SOURCE: Arbor Day FoundationDESCRIPTION:
Magnolia x soulangeana
Did you know there are more than 80 species of magnolias that circle the globe? The saucer magnolia outcompetes some 1,000 cultivars derived from the species. A hybrid cousin of America's magnificent Southern magnolia, the saucer magnolia is actually a large spreading shrub that takes its name from its wide, saucer-like flowers. The tree was crossed with two Chinese species of magnolias: the magnolia liliiflora (m. liliiflora) and the lily magnolia (M. denudate). Its fame spread quickly, with specimens of the tree being sold in the U.S. as early as 1832.
The tree’s attractive pink and white flowers and small size has shaped it as one of the most popular flowering trees. Arthur Plotnik described the flowers as “a thousand porcelain goblets.” The flowers can measure up to 10 inches across, and appear on the branches before leaves, boasting a show of vibrant color.
In the Landscape
One of the most popular flowering trees in the United States, this tree is planted widely both in America and Europe. The tree tolerates poor soil and air pollution and is often used as an ornamental (hardiness zones 4-9). The tree will exhibit blossoms when other trees are finished for the season. It does best in full sun and reaches up to 30 feet at maturity. However, avoid planting too close to your home, plant at least 15 feet away from any buildings. The tree’s large petals and fruits will drop in the fall, creating cleanup. Saucer magnolias best fit into landscapes as an open lawn specimen, accent point in the corner of a large garden, along border fences, and on flower beds.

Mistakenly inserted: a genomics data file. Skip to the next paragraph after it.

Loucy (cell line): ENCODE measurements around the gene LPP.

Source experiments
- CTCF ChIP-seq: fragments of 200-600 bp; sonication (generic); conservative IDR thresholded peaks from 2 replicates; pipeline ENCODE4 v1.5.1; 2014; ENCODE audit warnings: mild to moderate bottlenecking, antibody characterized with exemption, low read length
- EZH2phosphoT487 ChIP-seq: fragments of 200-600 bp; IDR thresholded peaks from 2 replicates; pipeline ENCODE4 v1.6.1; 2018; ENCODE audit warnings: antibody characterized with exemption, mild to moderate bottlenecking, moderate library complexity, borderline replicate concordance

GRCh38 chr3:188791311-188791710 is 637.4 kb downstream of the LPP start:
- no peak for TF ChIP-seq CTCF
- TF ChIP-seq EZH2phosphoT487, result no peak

Catch up on Sourwood: A Treat from the Bees.
KEYWORDS: Environment, Trees, Arbor Day Foundation, forestry, Conservation, Environmental Stewardship, saucer magnolia